A band cannot disappear for almost a decade and not be judged in contrast. When the output is yearly, growth implied is obvious, trajectory mere guesses at best, loyalty through proxy sustained; with this much space though one is left to wonder if a new base will be forged as they fully attempt to resurface. Will the fickle tastes of time bring back those once appreciative of the band? I believe so. Burning in Paradise may lack the huge chanting triumphant choruses which testified for their initial significance, those factors still remain underscored present and notable with less hoorah about it while the grit of the overall is stronger than ever. The on the sleeve humor has new depth, there is context now; the band, the sound, the heart, fully real and realized. At the end of the day this is an album which disconnects the brakes, brazenly committing to the long drive out of town into tomorrow with forward facing defined definitive focus. At least as listener this is the interpretation we are left with. If they tour hard on this album, Burning in Paradise could easily replace everything we thought we knew before about The Tough Shits, finally setting them up with the longstanding place of importance some of us have been championing for them since day one.
Now on the the third time through since the ignoring track two debacle, I should probably say one song or the next is worth grabbing hold of and keeping tight. Each listen has found my heart skipping double time through audible pheromone inspiration on a different batch of tracks so if anything remains tried and true with The Tough Shits it would be the ever shifting appreciation never pinned down to a precise fragment. Their self-titled had me ignoring everything other than “Holding a Seance” And “Hombre de la Cocaina” for like a month–we were younger then–now those are probably the weakest connections felt when playing through. It is worth noting though that “Babes of the Abyss” is the strongest new look from the band out of how it shifts seventeen directions in less than two and a half minutes; the lead seems to be drunk soloing the entire time and it works while the vocals never settle as they demand one moment and plead the next, teetering between the two all the way through the finish. “Here Comes the Moon” will probably be the favorite for those revisiting the band looking for old tricks with a new shine.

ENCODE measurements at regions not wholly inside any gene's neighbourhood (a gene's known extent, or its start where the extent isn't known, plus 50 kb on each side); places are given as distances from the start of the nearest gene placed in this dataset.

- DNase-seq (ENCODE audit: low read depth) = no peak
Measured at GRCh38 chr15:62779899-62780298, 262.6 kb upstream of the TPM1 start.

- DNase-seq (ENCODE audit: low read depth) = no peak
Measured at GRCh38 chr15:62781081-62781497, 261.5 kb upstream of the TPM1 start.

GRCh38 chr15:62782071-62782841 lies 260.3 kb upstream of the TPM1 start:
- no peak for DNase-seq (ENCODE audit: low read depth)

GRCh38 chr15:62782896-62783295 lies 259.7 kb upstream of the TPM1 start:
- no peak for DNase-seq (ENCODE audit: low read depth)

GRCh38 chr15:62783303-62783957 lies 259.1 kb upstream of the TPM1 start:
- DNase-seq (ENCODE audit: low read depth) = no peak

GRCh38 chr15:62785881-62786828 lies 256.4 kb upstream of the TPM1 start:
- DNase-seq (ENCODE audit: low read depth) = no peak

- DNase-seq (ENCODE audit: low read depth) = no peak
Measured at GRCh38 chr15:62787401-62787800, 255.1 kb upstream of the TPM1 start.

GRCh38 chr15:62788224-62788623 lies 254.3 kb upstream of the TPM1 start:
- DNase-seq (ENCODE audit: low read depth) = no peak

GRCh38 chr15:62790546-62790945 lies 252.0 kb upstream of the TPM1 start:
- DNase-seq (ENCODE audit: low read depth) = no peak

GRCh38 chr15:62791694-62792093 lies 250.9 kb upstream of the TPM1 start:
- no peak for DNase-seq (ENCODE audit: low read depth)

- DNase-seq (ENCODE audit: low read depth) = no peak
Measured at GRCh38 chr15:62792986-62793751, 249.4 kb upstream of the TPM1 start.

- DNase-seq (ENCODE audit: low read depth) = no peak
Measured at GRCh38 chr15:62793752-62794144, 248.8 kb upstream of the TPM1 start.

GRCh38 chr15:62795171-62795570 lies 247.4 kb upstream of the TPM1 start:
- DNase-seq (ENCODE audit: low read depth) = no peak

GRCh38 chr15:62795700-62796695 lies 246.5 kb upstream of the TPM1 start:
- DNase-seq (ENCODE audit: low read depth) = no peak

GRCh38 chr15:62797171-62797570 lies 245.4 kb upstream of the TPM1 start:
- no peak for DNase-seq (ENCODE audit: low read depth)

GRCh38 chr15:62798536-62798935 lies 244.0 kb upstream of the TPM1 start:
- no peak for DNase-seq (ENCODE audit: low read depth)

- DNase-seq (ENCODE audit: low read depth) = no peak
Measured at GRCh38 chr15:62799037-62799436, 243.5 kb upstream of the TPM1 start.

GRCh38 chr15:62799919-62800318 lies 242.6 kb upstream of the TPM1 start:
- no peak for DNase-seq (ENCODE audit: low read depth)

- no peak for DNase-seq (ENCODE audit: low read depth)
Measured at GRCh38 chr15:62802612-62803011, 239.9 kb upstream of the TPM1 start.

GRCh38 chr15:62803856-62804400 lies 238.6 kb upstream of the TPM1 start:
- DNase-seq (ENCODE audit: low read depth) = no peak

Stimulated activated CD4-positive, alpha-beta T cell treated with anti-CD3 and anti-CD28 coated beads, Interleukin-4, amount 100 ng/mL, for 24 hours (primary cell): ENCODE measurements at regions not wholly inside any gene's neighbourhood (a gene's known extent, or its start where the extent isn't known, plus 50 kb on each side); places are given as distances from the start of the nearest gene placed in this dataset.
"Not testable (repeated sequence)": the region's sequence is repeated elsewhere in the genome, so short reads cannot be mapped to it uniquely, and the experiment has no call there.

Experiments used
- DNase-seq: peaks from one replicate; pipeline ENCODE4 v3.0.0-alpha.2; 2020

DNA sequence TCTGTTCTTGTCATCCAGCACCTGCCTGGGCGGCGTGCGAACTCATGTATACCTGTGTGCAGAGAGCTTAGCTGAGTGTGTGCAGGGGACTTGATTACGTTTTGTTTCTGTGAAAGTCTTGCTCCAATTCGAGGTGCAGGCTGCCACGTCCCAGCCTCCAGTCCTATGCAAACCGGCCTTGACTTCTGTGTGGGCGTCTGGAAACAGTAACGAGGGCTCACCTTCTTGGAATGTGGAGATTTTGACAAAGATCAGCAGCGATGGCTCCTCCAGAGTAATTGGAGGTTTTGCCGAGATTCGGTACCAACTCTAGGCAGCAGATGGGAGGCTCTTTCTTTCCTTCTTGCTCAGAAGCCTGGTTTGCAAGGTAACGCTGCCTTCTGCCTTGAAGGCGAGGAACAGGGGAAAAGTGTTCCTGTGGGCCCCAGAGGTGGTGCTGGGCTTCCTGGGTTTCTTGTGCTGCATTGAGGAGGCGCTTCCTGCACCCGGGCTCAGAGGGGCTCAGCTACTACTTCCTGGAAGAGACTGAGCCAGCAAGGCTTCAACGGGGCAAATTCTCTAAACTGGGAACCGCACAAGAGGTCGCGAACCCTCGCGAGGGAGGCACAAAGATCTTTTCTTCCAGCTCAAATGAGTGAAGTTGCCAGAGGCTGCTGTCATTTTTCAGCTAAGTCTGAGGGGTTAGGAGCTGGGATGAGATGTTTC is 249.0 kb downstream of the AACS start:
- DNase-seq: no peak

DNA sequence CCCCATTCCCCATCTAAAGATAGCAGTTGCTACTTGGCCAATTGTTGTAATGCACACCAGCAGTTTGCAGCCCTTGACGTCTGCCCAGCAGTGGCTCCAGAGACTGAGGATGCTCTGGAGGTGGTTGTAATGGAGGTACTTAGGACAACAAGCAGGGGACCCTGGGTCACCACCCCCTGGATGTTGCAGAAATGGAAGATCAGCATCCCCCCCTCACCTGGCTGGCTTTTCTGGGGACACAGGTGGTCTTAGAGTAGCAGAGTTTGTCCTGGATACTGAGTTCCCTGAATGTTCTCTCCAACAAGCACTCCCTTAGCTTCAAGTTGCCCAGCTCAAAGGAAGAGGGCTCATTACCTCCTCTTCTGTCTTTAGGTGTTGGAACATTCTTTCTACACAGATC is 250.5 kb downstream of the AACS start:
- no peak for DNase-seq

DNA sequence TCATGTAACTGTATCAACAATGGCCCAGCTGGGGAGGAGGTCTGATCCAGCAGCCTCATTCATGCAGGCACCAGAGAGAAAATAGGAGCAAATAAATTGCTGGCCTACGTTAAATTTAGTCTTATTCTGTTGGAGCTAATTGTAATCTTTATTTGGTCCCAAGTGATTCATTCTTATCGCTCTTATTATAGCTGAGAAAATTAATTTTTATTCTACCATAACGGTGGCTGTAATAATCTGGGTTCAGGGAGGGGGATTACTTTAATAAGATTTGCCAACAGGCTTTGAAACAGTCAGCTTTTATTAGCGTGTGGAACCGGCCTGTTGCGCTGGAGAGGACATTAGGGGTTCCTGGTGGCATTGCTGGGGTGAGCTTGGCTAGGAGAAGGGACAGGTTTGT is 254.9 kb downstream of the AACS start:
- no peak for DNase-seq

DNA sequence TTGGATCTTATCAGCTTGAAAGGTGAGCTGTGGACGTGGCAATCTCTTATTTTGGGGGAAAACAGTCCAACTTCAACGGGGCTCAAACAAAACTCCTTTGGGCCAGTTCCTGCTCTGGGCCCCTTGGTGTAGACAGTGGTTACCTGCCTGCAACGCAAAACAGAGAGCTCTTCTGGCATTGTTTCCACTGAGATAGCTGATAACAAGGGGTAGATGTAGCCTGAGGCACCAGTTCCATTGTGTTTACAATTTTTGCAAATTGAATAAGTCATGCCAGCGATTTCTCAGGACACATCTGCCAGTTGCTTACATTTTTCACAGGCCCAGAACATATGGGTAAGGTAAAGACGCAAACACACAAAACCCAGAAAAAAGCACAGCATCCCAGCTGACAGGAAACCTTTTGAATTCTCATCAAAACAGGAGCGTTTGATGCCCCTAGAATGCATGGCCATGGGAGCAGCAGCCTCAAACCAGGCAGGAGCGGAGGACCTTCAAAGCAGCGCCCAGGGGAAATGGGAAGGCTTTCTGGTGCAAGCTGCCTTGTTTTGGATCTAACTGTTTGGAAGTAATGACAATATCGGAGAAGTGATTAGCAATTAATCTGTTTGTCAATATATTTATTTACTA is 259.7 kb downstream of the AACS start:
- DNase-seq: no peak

The Tough Shits have me once more daydreaming of owning an El Camino just so I can blast this album on repeat blazing across west Texas on the way to California. Overall verdict: Burning in Paradise must be immersed in, an experience as a whole which rises above all condescending criticism, it magnetizes in waves of perfection prepared to climb the “here we are now entertain us” modus operandi of the current stasis felt as we seemingly stretch and yawn from the past couple back-building years. The corpse of Rock n Roll is reanimating once more in a big way. The band, this album, are not saviors of anything but if art reflects life and all that then we have before us the perfect testament of things certainly looking up for our niche lifestyles in this quasi-anarchic time.
The record is being put out through Burger Records. The release show is tonight in Philadelphia at JB’s with Trash Knife and Joe Jack Talcum (The Dead Milkmen).